Observations

You should be familiar with observation being included as part of the data collection for experiments. But in an experiment where the investigator manipulates the IV and controls as many extraneous variables as possible, the observation itself is not a research method. For observation to be a research method, it must be the main method of gathering data, and this is done in a natural environment where nothing is manipulated or controlled by the experimenter – behaviour is simply observed, and recorded as natural.

Sometimes, an observation can be in the form of a structured observation, where the same situation is repeated with different groups of participants and researchers observe what happens to each different participant in that situation. The IV is not manipulated by the researcher, but the setting and environment are well-controlled, making it structured. However, structured observations are very rarely used in Psychology. They may be used in child psychology, but otherwise a naturalistic observation is used.

Naturalistic Observations

There are four types of naturalistic observation, which fall under two conditions:

  • Participant observation or non-participant observation – either the observer takes part in the study as one of the participants, or they remain a sole observer to record information only
  • Covert observation or overt observation – either the observation takes place secretly without the participants knowing they are being studied, or the observer tells them fully about the study to gain informed consent

Whilst one of the main weaknesses of observations in general is that they tend to be hard to replicate, and therefore more often than not lack much reliability (as it cannot be tested for), an observation can have high inter-observer reliability. This occurs when there is more than one observer allocated to the study, and they each record their own data separately. After the data collection has taken place, the findings from each are compared and if there is a clear correlation in the data then the observation is said to have inter-observer reliability, which is a strength.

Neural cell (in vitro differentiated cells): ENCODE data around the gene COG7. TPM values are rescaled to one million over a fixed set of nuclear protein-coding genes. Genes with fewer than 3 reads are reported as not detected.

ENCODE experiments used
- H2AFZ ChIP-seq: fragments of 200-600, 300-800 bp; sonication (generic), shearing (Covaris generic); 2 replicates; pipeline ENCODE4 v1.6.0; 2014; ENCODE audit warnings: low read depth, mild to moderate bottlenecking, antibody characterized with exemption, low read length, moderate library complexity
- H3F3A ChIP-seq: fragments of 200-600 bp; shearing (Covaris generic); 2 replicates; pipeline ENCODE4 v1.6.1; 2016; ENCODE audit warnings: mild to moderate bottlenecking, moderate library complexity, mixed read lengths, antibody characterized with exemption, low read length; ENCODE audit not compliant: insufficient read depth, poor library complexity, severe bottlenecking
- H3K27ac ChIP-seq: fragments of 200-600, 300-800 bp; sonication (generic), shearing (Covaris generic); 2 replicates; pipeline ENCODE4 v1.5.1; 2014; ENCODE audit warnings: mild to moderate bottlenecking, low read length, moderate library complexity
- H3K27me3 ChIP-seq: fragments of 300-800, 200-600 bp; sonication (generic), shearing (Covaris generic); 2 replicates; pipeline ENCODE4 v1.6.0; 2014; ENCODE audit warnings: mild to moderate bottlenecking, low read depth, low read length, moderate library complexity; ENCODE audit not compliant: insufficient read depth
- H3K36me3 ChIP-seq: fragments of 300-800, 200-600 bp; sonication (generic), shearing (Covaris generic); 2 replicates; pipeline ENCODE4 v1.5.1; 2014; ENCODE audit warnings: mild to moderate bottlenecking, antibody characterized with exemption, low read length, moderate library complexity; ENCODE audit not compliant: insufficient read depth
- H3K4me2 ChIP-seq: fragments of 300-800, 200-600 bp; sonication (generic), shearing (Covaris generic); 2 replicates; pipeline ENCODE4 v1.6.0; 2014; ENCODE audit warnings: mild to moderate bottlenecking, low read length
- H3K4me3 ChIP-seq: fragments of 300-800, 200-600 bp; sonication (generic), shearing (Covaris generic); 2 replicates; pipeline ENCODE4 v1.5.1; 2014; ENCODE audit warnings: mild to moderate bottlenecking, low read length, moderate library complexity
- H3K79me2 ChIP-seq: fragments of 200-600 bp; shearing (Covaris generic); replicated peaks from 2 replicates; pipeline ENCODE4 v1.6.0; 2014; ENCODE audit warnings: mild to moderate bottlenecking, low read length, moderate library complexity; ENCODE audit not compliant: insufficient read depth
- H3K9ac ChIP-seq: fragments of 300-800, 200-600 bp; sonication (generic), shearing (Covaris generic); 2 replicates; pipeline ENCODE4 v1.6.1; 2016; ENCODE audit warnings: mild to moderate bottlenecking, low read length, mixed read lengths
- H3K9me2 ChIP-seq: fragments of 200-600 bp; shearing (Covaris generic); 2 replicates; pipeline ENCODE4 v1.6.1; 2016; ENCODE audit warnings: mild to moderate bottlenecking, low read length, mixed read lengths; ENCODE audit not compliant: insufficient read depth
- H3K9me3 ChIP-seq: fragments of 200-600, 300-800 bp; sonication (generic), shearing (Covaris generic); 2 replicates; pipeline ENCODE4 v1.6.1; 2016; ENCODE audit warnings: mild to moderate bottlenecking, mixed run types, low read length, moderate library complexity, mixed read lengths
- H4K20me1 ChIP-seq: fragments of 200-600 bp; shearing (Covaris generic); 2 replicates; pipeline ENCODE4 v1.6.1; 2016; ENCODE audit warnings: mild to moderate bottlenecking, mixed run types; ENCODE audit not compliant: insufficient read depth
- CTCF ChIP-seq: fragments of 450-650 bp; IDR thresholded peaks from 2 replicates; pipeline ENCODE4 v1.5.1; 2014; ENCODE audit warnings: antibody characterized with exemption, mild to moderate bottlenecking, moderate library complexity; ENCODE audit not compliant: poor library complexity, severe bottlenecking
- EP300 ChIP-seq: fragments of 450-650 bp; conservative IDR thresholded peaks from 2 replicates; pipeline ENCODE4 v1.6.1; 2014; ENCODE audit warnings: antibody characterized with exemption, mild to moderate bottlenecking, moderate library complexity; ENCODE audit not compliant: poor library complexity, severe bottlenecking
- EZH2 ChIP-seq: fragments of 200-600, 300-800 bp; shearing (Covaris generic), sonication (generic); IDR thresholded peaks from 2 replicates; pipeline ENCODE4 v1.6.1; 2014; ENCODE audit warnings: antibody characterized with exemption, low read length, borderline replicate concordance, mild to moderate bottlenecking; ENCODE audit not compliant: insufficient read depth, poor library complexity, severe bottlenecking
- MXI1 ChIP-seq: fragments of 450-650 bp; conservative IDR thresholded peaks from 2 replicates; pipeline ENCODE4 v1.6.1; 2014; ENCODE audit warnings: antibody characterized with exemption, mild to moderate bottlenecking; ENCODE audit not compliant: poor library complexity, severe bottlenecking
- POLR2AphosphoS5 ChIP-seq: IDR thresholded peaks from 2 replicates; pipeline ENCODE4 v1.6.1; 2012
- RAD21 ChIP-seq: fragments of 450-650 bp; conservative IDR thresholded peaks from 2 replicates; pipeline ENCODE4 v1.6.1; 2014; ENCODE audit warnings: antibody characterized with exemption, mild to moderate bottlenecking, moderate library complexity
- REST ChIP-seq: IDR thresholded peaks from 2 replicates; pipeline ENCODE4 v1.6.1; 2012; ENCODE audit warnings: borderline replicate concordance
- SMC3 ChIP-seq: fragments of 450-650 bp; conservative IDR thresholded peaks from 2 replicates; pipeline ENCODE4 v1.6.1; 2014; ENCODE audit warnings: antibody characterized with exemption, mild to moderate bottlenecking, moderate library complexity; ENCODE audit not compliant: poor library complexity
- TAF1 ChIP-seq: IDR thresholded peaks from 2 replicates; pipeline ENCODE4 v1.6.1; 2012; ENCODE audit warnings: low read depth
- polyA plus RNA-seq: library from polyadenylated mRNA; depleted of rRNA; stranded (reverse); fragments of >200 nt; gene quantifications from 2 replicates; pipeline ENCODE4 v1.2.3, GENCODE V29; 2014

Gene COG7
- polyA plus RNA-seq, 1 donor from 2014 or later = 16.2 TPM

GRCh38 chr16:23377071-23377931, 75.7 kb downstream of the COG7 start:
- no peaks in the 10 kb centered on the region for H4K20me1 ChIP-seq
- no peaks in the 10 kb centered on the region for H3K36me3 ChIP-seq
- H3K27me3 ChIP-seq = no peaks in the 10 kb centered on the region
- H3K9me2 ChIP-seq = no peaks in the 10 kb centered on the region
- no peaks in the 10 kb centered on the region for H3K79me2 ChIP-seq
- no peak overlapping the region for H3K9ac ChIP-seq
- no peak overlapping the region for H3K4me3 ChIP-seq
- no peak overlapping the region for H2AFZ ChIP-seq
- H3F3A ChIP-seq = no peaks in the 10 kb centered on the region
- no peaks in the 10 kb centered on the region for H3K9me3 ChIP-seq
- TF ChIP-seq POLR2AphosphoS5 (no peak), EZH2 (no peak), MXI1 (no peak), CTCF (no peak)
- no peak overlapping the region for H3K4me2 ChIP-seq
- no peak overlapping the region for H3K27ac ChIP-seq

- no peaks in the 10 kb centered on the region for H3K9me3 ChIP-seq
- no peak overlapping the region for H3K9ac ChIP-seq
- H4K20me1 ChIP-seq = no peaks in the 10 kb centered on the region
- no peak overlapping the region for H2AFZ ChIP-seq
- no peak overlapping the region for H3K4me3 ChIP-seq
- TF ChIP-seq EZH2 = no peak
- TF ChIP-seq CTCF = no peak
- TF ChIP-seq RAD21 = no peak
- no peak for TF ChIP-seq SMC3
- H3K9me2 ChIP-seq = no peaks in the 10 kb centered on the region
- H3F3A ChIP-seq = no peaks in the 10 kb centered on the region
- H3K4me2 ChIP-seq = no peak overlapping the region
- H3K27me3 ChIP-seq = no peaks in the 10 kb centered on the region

Types of Observations

An observation is carried out ‘in the field’ (in a natural setting), and the participant may be aware or unaware that they are being studied. The IV is not manipulated.

Advantages 

  • There is ecological validity because they take place in a natural environment for the participants.
  • They also gather in-depth and detailed data that is usually qualitative, but is still quite rich even when quantitative.

Disadvantages

  • It is possible that the observer is subjective because they have to choose what to observe and what to record.
  • Data and findings are not generalisable to all people at all times, as the study is a cross-section of one moment in time.
The observer takes part in the study and takes part in all of the activities – the observer may act as one of the participants in the study.

Advantages

  • There is high ecological validity as the study is likely to take part in a natural setting. The observer is therefore more likely to gather valid data from natural activities.

Disadvantages

  • The observer may become too involved with having both the observer and participant roles and may not be able to record all the information needed.
  • Difficult to replicate as it may be hard to find someone who can perform both the roles in the same way.